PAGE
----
UMass Dartmouth professor creating app, website to help curb food insecurity

UNIVERSITY OF MASSACHUSETTS Dartmouth Associate Professor Tim Shea is developing a 'Food Finder' website and smartphone app to help southeastern Massachusetts residents find locations that provide food assistance. / COURTESY FOODFINDER.SEMAFOODSECURITY.COM
UNIVERSITY OF MASSACHUSETTS Dartmouth Associate Professor Tim Shea is developing a 'Food Finder' website and smartphone app to help southeastern Massachusetts residents find locations that provide food assistance. / COURTESY FOODFINDER.SEMAFOODSECURITY.COM

DARTMOUTH – A University of Massachusetts Dartmouth professor is hoping to bridge the hunger gap in southeastern Massachusetts through a smartphone app and a few clicks of a computer mouse.

Tim Shea, associate professor for UMass Dartmouth’s Charlton College of Business, is currently creating a “Food Finder” app through which residents within southeastern Massachusetts, including Bristol County, who face food insecurity can find locations in the area where food is in supply and that can help families not go hungry. According to a press release from UMass Dartmouth, one in seven households across the Bay State is considered “food insecure,” while nearly one in five children in Bristol County experience food insecurity.

In an interview Monday, Shea said the idea for the app dates back about seven years when SouthCoast Serves, a UMass Dartmouth collaborative that fosters “service and volunteerism to meet the needs of [the] community leveraging resources, expertise and capacity to maximize impact,” according to the organization’s Facebook page, and Deidre Healy, director of community services and partnerships for UMass Dartmouth’s Leduc Center for Civic Engagement, began building relationships with several nonprofits in the region. Two and half years ago, the group came up with an idea, Shea said, on how to connect food banks with food suppliers to make it easier for people to find food.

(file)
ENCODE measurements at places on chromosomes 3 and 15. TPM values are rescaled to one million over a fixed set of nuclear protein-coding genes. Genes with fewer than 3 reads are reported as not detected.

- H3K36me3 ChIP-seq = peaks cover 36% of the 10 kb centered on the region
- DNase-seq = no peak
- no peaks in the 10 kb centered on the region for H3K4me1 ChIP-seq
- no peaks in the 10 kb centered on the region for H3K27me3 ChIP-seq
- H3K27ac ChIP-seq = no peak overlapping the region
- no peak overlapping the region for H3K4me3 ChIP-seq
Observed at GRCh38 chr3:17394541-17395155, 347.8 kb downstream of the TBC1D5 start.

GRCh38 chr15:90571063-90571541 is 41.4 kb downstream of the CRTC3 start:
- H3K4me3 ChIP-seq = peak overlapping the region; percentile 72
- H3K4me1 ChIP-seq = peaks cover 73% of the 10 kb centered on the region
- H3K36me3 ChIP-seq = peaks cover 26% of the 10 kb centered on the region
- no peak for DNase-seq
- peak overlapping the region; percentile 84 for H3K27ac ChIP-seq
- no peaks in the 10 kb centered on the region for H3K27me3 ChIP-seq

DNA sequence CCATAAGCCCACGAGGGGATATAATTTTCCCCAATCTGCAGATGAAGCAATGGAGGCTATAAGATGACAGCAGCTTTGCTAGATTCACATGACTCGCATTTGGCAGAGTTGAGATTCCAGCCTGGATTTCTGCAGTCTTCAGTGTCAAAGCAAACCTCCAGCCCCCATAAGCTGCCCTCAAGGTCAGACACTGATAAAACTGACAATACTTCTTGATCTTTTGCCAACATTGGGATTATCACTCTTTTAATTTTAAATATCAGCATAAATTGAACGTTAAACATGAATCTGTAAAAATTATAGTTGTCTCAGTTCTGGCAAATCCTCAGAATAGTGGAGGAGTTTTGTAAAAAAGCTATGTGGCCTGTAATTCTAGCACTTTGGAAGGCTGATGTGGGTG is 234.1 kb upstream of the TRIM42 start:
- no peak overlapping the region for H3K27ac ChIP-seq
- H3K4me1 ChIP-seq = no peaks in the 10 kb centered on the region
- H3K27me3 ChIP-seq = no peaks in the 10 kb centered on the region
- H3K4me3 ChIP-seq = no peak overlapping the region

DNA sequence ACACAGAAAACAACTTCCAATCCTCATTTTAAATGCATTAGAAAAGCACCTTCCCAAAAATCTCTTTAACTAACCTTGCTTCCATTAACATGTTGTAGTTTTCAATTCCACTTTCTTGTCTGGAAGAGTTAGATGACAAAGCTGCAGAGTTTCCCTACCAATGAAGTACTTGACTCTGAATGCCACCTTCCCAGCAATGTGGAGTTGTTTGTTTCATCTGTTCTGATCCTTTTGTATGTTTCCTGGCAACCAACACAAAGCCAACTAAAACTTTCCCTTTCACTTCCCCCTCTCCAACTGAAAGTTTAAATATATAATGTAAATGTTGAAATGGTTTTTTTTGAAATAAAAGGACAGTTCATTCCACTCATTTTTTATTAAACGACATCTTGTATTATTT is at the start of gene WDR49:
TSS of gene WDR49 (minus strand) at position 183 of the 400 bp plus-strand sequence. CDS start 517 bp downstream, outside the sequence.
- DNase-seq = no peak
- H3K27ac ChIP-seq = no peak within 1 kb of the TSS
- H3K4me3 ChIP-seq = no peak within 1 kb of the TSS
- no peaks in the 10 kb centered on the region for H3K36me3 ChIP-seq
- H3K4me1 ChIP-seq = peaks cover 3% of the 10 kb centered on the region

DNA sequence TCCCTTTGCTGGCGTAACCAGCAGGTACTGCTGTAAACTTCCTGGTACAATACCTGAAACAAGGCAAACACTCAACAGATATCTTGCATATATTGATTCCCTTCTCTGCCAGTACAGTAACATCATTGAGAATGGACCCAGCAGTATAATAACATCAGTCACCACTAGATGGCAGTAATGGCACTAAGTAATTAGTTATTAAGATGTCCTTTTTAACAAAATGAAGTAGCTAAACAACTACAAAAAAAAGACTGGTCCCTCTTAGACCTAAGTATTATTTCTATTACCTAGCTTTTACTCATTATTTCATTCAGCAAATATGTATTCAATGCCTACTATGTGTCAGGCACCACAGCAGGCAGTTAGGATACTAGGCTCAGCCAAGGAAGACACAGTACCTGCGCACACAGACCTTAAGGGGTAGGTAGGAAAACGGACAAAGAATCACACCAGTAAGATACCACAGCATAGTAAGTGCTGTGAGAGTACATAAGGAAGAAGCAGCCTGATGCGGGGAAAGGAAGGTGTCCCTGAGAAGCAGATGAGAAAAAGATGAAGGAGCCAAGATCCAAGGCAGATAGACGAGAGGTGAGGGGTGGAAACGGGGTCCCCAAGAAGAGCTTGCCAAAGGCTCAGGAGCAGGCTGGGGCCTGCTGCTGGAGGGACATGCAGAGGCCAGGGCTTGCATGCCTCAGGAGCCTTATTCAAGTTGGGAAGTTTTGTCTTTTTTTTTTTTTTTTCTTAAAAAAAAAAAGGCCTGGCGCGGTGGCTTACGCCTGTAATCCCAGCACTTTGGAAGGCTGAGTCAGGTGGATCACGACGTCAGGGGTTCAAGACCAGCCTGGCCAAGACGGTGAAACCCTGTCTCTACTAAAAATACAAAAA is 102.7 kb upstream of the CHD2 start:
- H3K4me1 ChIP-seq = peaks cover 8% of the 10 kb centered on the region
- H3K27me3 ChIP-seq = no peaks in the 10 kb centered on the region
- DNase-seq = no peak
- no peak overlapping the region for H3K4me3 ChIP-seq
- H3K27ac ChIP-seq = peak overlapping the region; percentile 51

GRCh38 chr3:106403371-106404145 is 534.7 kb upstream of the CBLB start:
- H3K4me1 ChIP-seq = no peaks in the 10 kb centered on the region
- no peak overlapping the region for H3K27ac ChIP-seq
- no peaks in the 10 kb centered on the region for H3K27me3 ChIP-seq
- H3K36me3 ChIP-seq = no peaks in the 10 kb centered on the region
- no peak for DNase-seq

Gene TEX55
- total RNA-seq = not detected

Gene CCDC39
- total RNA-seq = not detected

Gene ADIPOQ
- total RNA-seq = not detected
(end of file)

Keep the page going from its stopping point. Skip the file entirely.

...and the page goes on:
“So, the idea was to take this very loose association and try to connect the pieces to make it [work] and put it on the web and, eventually, on a phone app,” Shea said.

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Shea, experienced in technology development, began working on building the app and website, foodfinder.semafoodsecurity.com, more than two years ago, he said. The website is currently live, but data is still being added into it. The app is still being tested, Shea said, with the hope that it will be available for smartphones by the fall. Along with SouthCoast Serves and Healy, Shea has worked with Christine Sullivan of 4C Collaborative and Coastline Elderly Services, Joyce Bettencourt of the Southeastern Massachusetts Food Security Network, and several UMass Dartmouth students on the project.

The app, once built, will have two components. One component, called “Food Finder,” will allow users who do not have reliable nutrition the ability to find food in the area. Users will be required to type in their home zip code, and can select a radius of up to 15 miles within the zip code’s location and food provider type – community garden, farmers’ market, grocery store, etc. The listed cities and towns on Food Finder that offer these food locations include Acushnet, Dartmouth, Dighton, Fairhaven, Fall River, New Bedford, Somerset, Swansea and Westport.

Users can also find locations that accept various food assistance programs, such as the Healthy Incentives Program, the Supplemental Nutrition Assistance Program and the Women, Infants and Children – Farmers’ Market Nutrition Program.

The app’s other component, called “Food Alert,” will give organizations offering food assistance a means to advertise. Shea said food providers, through this “closed” section of the app, can post through a text that they have food available to other organizations within the network. Prospective organizations can also enter information and offerings under the “Become a Partner” tab.

“If I’m a local grocery store and I know someone who works at a food bank, instead of calling [the food bank] and saying we have a palate of cheese, this now can get posted to all the people in the Southcoast region who are on this closed network and say ‘We have this cheese. Is anyone interested [in it?],’ ” Shea said. “Hopefully, this will make the supply chain work more efficiently.”

Shea hopes if the app is successful that it could branch out beyond southeastern Massachusetts and across the Bay State, saying there is “no reason” that this system couldn’t be available to any area or state.

James Bessette is a PBN staff writer. Email him at Research@PBN.com.